Sheer irresponsibilityCho Kuk, a senior presidential secretary for civil affairs, went too far in terms of leading public opinion through Facebook. The 17 posts he has made over the last four days are mostly aimed at inciting anti-Japanese sentiment among citizens and dividing them into friends and foes, as seen in his messages such as “Those who oppose the Supreme Court’s ruling on wartime forced labor are pro-Japanese” or “What counts most in a trade war with Japan is patriotism.” In the face of criticism from even the liberal camp, he went a step further by urging Koreans “not to fear Japan though it is stronger than Korea.”
Cho is a core member of Moon Jae-in’s presidential aides and an intellectual who served as a professor at the Seoul National University Law School. Despite being a heavyweight in the Blue House, he is bent on posting shameful messages on Facebook blindly attacking the media and opposition parties for their different views and resorting to nationalism to stir ordinary citizens in the government’s crusade against Japan.
These attitudes remind us of totalitarianism of the past. Public concern is deepening after rumors spread that he will be appointed justice minister in an imminent reshuffle. A bigger problem is a critical lack of people in the presidential office or ruling party putting the brakes on him. President Moon’s silence on the issue suggests his tacit agreement to Cho’s rampage. If that’s the case, it is better for Cho to make it official and he should be at the forefront of the battle with Japan and the opposition.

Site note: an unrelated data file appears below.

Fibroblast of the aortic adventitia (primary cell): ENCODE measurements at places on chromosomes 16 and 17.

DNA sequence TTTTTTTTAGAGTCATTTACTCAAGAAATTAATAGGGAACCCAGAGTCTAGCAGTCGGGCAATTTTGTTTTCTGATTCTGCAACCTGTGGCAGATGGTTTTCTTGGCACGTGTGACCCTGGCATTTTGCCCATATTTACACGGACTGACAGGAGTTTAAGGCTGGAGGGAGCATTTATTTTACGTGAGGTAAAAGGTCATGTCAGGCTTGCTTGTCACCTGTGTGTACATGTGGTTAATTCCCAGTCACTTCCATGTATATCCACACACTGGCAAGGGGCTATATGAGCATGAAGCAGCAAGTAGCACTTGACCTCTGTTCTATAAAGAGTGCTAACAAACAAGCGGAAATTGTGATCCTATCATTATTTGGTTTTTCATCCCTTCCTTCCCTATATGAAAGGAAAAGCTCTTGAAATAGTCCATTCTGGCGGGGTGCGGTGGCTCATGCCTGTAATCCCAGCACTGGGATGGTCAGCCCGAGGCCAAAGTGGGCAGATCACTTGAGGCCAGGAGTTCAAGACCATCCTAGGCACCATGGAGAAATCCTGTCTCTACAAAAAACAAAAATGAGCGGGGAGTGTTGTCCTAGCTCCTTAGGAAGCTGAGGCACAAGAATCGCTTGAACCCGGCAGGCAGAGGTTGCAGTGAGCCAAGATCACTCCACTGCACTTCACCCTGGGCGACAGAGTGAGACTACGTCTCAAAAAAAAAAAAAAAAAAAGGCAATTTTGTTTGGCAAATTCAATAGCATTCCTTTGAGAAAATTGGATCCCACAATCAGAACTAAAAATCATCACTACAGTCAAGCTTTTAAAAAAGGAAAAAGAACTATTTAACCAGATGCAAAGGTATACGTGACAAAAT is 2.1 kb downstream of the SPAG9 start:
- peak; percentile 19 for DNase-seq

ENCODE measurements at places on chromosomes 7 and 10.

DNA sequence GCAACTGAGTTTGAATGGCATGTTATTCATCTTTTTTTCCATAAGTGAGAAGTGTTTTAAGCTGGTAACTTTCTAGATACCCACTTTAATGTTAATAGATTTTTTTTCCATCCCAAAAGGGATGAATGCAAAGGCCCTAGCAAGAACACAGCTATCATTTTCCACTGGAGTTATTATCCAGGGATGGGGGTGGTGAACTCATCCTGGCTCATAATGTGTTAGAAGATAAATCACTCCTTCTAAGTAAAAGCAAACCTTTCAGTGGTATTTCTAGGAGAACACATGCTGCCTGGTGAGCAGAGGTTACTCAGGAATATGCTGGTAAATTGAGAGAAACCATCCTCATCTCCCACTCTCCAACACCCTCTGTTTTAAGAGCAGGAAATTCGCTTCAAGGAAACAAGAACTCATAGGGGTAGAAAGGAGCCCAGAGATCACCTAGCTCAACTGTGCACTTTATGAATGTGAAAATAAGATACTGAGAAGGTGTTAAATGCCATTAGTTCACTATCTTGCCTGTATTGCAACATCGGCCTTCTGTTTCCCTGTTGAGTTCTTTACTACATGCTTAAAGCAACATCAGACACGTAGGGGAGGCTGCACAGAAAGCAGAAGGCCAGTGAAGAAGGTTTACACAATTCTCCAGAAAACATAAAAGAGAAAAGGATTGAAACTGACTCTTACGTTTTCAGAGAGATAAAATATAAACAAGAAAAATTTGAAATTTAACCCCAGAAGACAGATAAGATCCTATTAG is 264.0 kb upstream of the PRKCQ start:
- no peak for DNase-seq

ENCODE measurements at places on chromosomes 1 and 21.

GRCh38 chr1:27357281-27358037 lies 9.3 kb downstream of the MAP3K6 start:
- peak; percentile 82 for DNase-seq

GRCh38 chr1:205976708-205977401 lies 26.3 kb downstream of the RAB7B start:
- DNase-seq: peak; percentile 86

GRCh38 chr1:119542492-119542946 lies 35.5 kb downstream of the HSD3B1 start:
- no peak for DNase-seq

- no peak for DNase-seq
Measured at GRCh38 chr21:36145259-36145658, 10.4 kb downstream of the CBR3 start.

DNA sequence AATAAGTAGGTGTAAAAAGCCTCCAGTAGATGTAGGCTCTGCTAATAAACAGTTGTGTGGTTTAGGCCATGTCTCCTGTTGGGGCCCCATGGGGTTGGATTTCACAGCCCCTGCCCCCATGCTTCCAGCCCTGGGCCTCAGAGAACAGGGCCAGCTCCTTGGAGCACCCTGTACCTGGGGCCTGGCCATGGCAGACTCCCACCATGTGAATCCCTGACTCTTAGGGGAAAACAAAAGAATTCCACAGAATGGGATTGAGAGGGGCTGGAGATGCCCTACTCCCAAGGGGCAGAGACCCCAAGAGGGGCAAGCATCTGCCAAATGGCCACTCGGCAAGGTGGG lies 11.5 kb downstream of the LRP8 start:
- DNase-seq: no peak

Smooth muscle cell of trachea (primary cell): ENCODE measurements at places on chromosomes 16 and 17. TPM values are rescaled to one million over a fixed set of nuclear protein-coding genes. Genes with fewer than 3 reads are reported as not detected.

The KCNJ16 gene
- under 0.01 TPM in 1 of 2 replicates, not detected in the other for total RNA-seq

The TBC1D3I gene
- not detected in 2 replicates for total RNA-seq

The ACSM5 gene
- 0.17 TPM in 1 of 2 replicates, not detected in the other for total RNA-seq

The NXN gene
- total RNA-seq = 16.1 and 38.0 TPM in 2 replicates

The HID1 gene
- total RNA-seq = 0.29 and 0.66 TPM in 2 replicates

Cho has repeatedly reneged on his duty to scrutinize candidates for high offices in the government. As a result, as many as 16 nominees had to take their ministerial-level positions without the legislature’s approval through confirmation hearings — a stark difference from the previous Park Geun-hye administration, which appointed 11 ministers without the legislative endorsement. But Cho made no apology for the unprecedented personnel affairs debacle.
Even in the ruling party and government, there are growing voices criticizing Cho’s behavior, as seen in a piece by a liberal columnist who denounced him for making one nonsensical remark after another. Cho must stop his over-the-top posts on Facebook because it is not what a strategist should do. Otherwise, he will face a harsh confirmation hearing later this month.
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